Taking shape: computational geometry

21 May 2017

Geometry is the theoretical study of shapes, while computational geometry aims to establish algorithms that use ideas of geometry to tackle real-life problems. This is the area of research which has gripped Mr Gary Pui-Tung Choi (2016 Croucher Scholar).

It was during his BSc and MPhil, both in Mathematics, that Choi learned of and subsequently developed an interest in computational geometry, and began developing geometric algorithms to be applied to computer graphics. His work includes surface registration and texture mapping, with an aim of improving graphical effects. However, during the second year of his MPhil, he felt that he might like to diversify his research. Choi now studies for an Applied Mathematics PhD in the John A. Paulson School of Engineering and Applied Sciences at Harvard University, although the focus of the applications of his research has shifted from computer graphics to the fields of physics, biology and medicine, while still addressing geometric problems.

Application in physics setting

One of the applications of this research in a physics setting involves designing structures which can grow when stretched. For instance, Choi would begin with a piece of paper and introduce suitable cuts which try to expand the surface and create a new shape. His study explores how different cuts can create different shapes, ultimately designing a geometric algorithm that could automatically determine the cuts needed for any given final shape. Choi also made it clear that this was only the beginning of this research, highlighting that, “If we can study this paper-cutting problem, it may be useful for the design of some materials in engineering and arts.” He also stated that, for example, “A potential application of this work is the manufacturing of membrane filters using the physical property of auxetic tessellation.”

Application in biological setting

Meanwhile, the biological problems Choi has been addressing involve examining Drosophila wings, the wings of “fruit flies”, the type of wings found in insects, and analysing how the shapes of these wings vary with different species. This allows him to explore the relationship between the shapes of wings and genetics. Using quasi-conformal mappings to focus on the shape and vein structure of Drosophila wings, Choi has been able to study how these shapes differ from one another, providing more understanding of the development and evolution processes of Drosophila wings. Choi has also developed a quantitative method to compare different wings and evaluate any differences. This method has allowed him to accurately compare the vein structure and pigmentation of Drosophila wings, and to classify the wings based on their phenotypic features.

Study of nectar spurs development

Another biological problem Choi is addressing involves the study of nectar spurs development in certain flowers in collaboration with the Department of Organismic and Evolutionary Biology at Harvard. Biologists have discovered that crossing certain species of flowers produces specific spur patterns, creating a large variety of different shapes, including longer or shorter spurs or the absence of spurs. This suggests that there is a genetic control on spur development. Choi is now focused on developing a geometric method to evaluate differing curvatures of petal nectar spurs, and to analyse their relationship with genetic variations. He ultimately aims to relate this to the plant’s genetic information.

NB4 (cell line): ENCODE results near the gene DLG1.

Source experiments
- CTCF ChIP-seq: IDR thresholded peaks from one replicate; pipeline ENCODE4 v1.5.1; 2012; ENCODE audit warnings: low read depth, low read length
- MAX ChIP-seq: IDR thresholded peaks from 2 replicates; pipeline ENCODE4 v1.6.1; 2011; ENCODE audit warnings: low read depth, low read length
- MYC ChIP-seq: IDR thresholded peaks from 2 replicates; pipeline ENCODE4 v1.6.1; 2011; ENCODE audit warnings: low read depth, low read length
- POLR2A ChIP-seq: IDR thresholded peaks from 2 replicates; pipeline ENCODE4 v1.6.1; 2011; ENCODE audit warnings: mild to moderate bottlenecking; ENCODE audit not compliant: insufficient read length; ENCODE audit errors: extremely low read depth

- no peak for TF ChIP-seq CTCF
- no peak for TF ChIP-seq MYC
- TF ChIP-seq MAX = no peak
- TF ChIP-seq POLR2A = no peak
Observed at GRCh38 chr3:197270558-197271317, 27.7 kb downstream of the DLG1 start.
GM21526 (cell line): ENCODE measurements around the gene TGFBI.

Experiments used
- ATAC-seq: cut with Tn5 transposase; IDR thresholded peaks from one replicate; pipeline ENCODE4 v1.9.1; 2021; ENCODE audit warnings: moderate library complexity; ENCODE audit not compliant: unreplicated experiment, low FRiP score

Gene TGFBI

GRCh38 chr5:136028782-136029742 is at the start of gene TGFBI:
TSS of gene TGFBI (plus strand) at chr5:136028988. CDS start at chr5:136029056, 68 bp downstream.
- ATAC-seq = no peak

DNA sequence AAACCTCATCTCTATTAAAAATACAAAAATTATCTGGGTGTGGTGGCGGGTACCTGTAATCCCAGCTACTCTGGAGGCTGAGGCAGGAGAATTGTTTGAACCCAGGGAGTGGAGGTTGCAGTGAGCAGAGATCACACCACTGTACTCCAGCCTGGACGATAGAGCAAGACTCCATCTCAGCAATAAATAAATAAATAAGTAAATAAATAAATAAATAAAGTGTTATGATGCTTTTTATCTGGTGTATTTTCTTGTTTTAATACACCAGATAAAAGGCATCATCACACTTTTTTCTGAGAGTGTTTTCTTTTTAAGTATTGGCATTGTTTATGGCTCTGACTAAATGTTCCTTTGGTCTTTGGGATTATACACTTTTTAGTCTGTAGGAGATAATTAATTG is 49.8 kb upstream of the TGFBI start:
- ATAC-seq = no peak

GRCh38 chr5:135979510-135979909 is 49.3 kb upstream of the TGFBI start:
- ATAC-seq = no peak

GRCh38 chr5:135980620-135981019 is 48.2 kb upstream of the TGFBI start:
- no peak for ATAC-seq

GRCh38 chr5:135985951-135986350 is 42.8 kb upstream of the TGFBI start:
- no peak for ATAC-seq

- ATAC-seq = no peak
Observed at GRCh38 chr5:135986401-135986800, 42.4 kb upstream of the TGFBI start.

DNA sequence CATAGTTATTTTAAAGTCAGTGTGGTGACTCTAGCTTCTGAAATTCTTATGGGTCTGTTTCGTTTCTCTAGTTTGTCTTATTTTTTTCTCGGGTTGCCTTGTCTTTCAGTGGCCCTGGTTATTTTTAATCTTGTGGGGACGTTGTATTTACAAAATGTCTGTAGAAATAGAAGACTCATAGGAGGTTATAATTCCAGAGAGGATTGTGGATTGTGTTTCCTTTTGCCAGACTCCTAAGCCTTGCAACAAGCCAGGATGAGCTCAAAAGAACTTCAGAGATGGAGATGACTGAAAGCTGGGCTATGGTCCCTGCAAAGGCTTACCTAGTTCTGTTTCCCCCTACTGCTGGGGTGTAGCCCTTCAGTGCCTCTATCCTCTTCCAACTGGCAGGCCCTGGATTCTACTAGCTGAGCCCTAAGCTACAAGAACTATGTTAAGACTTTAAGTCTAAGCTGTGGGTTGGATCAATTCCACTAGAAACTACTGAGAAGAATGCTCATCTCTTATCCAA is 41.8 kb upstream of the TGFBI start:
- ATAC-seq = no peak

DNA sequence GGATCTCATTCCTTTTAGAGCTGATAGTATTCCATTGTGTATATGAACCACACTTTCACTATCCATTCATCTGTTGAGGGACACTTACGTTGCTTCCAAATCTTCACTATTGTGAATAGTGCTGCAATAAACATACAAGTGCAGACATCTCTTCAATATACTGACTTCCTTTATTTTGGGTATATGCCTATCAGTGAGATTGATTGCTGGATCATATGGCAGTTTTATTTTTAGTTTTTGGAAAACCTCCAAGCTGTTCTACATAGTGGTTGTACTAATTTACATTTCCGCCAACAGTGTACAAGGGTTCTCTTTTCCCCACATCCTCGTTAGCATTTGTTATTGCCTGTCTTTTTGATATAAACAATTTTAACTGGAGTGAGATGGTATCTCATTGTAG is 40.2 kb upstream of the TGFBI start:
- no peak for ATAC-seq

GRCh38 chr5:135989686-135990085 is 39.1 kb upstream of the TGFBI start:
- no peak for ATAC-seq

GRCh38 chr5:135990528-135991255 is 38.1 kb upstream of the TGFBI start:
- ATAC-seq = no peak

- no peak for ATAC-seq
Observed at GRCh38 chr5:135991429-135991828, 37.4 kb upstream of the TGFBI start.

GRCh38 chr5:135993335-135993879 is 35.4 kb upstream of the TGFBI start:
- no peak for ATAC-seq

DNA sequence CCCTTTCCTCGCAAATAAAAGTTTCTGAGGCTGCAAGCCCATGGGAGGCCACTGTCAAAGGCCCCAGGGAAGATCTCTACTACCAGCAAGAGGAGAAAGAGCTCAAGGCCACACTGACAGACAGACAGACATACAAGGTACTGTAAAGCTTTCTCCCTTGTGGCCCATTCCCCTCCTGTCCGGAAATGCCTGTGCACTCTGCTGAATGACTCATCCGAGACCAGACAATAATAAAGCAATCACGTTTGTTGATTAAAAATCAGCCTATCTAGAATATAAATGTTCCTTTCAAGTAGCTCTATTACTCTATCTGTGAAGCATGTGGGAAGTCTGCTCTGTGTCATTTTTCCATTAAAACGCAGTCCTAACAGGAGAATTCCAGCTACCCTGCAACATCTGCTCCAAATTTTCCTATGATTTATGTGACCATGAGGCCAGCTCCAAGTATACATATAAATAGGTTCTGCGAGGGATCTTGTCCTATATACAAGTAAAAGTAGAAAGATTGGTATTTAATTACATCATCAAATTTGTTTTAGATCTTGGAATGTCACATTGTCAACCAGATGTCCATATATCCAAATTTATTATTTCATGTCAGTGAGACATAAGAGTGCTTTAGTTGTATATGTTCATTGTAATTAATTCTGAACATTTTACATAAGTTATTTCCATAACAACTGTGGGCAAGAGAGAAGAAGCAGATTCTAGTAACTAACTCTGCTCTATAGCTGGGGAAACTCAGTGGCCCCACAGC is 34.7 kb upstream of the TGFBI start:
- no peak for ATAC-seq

Application within the medical field

By gaining a better understanding of these relatively simple shapes, Choi hopes to then be able to study more complicated shapes, such as the folding within the human brain. In another collaborative effort, this time with the Harvard Medical School, he is attempting to simulate the cortical convolution of the brain using both computational model and physical gel model. The aim is to explore whether the simulated folding patterns match medical data, using curvature-based surface mapping techniques. This could potentially have real-life applications within the medical field, with Gary highlighting that, “We know that there are a lot of diseases which are related to the brain, so if we can understand the brain in a more quantitative way, then that may give us a way of measuring and comparing different brains, such as comparing normal brains with patient’s, such as Alzheimer’s disease.”

While so far computational geometry has mostly been applied to graphics and engineering fields, Choi aims to promote computational geometry in a variety of different fields, as he believes that there are a large number of potential applications for this work, in biology, physics, medicine and other scientific areas. He hopes to develop geometry techniques to tackle various different applications. Choi also aspires to use his expertise in computational geometry to contribute to Hong Kong in some way, be it as a physics, biological, medical, or other type of application.


Mr Choi obtained his BSc (First Class Honours) in 2014 and MPhil in 2016, both in Mathematics and from the Chinese University of Hong Kong. In 2016 he was awarded a Croucher Scholarship and became a PhD student in the John A. Paulson School of Engineering and Applied Sciences at Harvard University, studying applied mathematics. His research focuses on computational differential geometry and geometric morphometrics, taking both biological and physical approaches.

To view Mr Choi’s Croucher profile, please click here